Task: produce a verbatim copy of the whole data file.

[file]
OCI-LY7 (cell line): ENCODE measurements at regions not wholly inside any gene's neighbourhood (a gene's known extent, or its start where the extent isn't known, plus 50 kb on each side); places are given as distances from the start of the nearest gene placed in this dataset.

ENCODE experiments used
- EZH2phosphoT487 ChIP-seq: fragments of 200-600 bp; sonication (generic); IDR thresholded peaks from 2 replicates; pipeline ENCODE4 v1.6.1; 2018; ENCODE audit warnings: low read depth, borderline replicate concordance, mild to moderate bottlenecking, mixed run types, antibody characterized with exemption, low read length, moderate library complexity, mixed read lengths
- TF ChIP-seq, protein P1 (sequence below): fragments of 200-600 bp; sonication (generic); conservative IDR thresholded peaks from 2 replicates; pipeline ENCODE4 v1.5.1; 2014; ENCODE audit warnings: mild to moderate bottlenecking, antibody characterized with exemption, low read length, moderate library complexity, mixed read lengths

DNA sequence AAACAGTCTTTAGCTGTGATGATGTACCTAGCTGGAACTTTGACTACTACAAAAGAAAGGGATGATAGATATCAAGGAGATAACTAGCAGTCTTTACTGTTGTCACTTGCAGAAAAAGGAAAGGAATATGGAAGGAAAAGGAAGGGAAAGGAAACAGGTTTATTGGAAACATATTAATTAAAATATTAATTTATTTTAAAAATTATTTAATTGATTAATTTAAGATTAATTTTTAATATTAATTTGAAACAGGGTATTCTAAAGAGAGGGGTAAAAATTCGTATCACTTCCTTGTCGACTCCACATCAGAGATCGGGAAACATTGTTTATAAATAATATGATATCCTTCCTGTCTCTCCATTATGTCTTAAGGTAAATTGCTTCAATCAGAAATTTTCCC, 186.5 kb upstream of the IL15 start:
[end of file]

OCI-LY7 (cell line): ENCODE measurements at regions not wholly inside any gene's neighbourhood (a gene's known extent, or its start where the extent isn't known, plus 50 kb on each side); places are given as distances from the start of the nearest gene placed in this dataset.

ENCODE experiments used
- EZH2phosphoT487 ChIP-seq: fragments of 200-600 bp; sonication (generic); IDR thresholded peaks from 2 replicates; pipeline ENCODE4 v1.6.1; 2018; ENCODE audit warnings: low read depth, borderline replicate concordance, mild to moderate bottlenecking, mixed run types, antibody characterized with exemption, low read length, moderate library complexity, mixed read lengths
- TF ChIP-seq, protein P1 (sequence below): fragments of 200-600 bp; sonication (generic); conservative IDR thresholded peaks from 2 replicates; pipeline ENCODE4 v1.5.1; 2014; ENCODE audit warnings: mild to moderate bottlenecking, antibody characterized with exemption, low read length, moderate library complexity, mixed read lengths

DNA sequence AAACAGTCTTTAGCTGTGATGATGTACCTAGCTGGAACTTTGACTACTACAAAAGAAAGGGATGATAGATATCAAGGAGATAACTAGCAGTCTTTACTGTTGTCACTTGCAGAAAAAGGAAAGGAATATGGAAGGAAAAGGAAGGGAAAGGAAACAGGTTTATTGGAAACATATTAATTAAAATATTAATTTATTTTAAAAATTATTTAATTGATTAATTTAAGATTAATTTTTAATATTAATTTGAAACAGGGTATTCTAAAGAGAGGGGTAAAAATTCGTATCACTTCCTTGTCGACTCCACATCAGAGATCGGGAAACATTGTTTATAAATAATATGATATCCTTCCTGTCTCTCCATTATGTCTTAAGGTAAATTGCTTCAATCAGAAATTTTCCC, 186.5 kb upstream of the IL15 start: